Does Adding School Days Really Improve Learning?
When it comes to learning, just like anything else important in life, time really matters. Time is one of many resources that schools manage in order to be successful. Their other resources are the likes of transportation, facilities, development, training teachers, the curriculum and staff management. The people that make school policies must therefore find ways in which they can allocate time as effectively as possible in order to achieve the eventual result of improved learning and better performance. However, some people argue that increasing time for students in school would benefit students and improve learning. Others argue that the opposite is true, stating that students as well as staff and teachers would feel more exhausted and less inspired to perform better. So this raises the question: does increasing the number of school days improve learning?
How Students spend their Time
There are two easy to look at how time is spent in school:
The first dimension is the way time is allocated to different activities. This varies depending on the districts, the states, and the locality of the school. When they allocate time, it is important to ensure that as much time is located to learning and activities that assist in the learning process. Educators are asking, is it the time allocation as opposed to adding the school days that will effectively improve learning?
The second way in which they measure the time students spend in schools, is the actual amount of time-the hours on the clock. Usually it is about six and a half hours a day. They also attend school 180 days per year. Depending on the grade and the state in which the school is located, students spend about 720 to 1086 hours doing instructional activities in the United States.
The School Holidays-Pro or Con?
Increasing the number of school days is just one of many ways that people can increase the number of hours students spend in school. Other ways include summer school sessions, and after-school programs.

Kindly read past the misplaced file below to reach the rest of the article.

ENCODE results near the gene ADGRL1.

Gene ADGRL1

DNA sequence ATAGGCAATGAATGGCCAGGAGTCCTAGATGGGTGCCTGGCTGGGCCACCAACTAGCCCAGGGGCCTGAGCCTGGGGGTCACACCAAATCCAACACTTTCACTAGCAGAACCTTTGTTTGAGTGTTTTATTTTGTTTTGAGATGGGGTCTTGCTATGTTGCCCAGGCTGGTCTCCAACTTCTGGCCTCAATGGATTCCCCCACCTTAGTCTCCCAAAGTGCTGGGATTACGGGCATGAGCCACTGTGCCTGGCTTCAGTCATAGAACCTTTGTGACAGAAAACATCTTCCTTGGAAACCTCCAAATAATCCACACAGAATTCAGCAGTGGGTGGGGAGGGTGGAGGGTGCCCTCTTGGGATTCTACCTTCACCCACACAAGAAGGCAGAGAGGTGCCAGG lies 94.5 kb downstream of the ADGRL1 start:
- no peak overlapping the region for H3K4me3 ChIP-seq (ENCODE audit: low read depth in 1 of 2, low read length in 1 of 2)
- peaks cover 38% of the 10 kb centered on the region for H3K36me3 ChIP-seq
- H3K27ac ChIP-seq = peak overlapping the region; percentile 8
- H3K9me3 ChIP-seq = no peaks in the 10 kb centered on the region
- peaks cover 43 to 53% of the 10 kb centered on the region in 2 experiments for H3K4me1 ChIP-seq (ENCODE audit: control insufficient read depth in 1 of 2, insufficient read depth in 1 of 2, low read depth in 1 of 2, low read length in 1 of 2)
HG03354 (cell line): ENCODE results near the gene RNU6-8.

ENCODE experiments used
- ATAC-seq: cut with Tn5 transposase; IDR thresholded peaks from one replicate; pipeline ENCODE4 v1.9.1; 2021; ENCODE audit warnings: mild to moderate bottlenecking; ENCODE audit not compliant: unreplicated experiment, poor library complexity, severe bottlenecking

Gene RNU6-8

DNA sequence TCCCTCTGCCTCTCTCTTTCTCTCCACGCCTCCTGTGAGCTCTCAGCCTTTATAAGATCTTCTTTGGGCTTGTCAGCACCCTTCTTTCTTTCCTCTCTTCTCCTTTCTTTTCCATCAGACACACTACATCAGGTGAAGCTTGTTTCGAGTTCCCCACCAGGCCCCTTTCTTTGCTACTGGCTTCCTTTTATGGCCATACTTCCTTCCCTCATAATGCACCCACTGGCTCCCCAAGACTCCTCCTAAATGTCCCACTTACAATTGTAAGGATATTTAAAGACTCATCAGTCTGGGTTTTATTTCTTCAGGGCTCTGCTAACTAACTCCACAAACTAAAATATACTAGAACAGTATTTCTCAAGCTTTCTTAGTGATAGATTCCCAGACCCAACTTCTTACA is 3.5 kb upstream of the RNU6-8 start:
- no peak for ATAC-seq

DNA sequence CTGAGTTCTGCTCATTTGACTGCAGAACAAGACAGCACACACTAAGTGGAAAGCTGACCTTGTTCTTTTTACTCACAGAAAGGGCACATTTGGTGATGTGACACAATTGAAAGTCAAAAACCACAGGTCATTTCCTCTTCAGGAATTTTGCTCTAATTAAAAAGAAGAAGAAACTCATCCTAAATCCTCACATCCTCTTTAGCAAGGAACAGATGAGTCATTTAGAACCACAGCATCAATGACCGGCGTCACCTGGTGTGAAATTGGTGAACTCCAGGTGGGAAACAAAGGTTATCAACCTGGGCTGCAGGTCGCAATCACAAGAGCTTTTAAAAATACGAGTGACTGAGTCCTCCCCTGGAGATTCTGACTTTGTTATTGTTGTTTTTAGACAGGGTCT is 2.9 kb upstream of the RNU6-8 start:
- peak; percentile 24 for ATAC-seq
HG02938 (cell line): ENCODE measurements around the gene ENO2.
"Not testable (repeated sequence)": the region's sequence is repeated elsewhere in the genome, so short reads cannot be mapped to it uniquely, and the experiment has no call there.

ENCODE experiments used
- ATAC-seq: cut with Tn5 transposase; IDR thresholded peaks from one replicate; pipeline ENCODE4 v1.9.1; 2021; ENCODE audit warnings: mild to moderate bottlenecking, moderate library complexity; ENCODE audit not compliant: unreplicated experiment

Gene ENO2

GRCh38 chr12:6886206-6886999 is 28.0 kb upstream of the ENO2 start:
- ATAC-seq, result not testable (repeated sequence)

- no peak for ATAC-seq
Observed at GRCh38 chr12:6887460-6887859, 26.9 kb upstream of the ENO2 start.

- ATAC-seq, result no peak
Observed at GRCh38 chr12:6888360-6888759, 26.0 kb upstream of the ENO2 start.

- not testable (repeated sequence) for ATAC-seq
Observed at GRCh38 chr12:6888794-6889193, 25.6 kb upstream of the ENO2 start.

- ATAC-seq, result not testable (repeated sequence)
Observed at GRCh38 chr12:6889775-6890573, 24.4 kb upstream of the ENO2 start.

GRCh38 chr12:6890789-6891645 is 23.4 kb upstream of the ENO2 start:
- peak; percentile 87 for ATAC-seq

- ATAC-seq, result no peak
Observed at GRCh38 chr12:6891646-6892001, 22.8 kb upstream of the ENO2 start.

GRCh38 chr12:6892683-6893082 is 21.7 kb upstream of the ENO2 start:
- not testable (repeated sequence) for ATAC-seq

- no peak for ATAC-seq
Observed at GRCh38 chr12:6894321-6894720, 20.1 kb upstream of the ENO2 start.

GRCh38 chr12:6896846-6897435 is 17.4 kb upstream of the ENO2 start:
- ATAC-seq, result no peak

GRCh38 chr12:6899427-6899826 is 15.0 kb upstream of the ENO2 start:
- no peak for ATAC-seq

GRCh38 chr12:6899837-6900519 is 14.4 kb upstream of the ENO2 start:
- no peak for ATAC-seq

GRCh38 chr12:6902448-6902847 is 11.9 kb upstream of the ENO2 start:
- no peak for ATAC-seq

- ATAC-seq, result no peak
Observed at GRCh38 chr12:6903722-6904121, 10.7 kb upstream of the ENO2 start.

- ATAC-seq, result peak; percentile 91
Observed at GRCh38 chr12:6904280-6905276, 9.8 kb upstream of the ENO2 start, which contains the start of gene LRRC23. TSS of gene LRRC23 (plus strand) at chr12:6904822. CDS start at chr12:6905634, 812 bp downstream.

Which is the better option: Optimizing the already existing time or increasing it?
Is it better to optimize the already existing time as opposed to increasing it?
In case they would require to increase time, they may need to reduce the summer break that students enjoy. Some people argue that during the summer break, students undergo learning losses. Concepts get wiped from their minds-or cobwebs grow in them, like one teacher of mine used to say. This is the opposite of what learning should be. But then again, should relaxation be sacrificed for more and more studies?
Either way, if they choose to optimize the time students already have, or increase the school days, there are draw-backs and benefits. Educational researchers have carried out research and investigations in order to determine whether it is better to have more time or to utilize the already existing days.
Beneficial to some, Destructive to others
Some of the sought to find out the actual effect of increased learning times. According to research on increasing school days, time is important but not necessarily sufficient in order to increase the learning process and progress of students. This means that the relationship between learning and time is not straightforward. The teachers must utilize the time properly in order for it to be effective.
Their research also shows that for disadvantaged children, the effect of increased time differs from that of high and middle socio-economic status. It is more effective for them to have more school days. They also found out that it is more effective for students in secondary and primary grades than it is for students in middle schools.
What are the consequences of adding school days?
It is less costly to increase the school hours than it is to increase the number of school days. If a school resorts to increasing the number of school days, the extra time must be utilized in specific ways in order to increase learning. The school must have bold leadership, the teachers must have leadership skills and very good commitment and the school must engage its partners, the parents and the community in the process.
Additionally, the process must be data-driven and evidence based. This is especially important because the school must show that the process of increasing school days is effective in promoting learning. Finally, in order for it to work, the schools must focus on enrichment activities and core academic activities.